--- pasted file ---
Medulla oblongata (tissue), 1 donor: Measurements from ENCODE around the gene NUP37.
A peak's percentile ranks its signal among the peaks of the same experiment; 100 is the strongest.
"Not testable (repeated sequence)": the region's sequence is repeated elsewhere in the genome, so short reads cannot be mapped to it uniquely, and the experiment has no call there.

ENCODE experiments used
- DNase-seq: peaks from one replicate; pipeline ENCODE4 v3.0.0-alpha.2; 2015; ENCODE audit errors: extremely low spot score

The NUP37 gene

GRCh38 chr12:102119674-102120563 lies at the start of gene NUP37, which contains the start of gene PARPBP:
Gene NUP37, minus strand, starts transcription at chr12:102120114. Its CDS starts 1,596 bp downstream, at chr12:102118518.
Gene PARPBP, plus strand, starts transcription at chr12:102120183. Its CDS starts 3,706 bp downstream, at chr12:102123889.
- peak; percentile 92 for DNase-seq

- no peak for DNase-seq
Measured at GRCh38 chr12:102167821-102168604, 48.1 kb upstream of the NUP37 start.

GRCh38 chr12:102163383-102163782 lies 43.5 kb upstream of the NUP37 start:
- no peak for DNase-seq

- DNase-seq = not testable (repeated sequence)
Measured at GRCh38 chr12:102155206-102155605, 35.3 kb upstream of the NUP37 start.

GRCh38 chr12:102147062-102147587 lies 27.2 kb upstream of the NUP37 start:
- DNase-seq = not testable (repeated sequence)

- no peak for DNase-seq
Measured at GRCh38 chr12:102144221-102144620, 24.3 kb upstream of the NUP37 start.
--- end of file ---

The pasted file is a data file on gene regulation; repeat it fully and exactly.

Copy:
Medulla oblongata (tissue), 1 donor: Measurements from ENCODE around the gene NUP37.
A peak's percentile ranks its signal among the peaks of the same experiment; 100 is the strongest.
"Not testable (repeated sequence)": the region's sequence is repeated elsewhere in the genome, so short reads cannot be mapped to it uniquely, and the experiment has no call there.

ENCODE experiments used
- DNase-seq: peaks from one replicate; pipeline ENCODE4 v3.0.0-alpha.2; 2015; ENCODE audit errors: extremely low spot score

The NUP37 gene

GRCh38 chr12:102119674-102120563 lies at the start of gene NUP37, which contains the start of gene PARPBP:
Gene NUP37, minus strand, starts transcription at chr12:102120114. Its CDS starts 1,596 bp downstream, at chr12:102118518.
Gene PARPBP, plus strand, starts transcription at chr12:102120183. Its CDS starts 3,706 bp downstream, at chr12:102123889.
- peak; percentile 92 for DNase-seq

- no peak for DNase-seq
Measured at GRCh38 chr12:102167821-102168604, 48.1 kb upstream of the NUP37 start.

GRCh38 chr12:102163383-102163782 lies 43.5 kb upstream of the NUP37 start:
- no peak for DNase-seq

- DNase-seq = not testable (repeated sequence)
Measured at GRCh38 chr12:102155206-102155605, 35.3 kb upstream of the NUP37 start.

GRCh38 chr12:102147062-102147587 lies 27.2 kb upstream of the NUP37 start:
- DNase-seq = not testable (repeated sequence)

- no peak for DNase-seq
Measured at GRCh38 chr12:102144221-102144620, 24.3 kb upstream of the NUP37 start.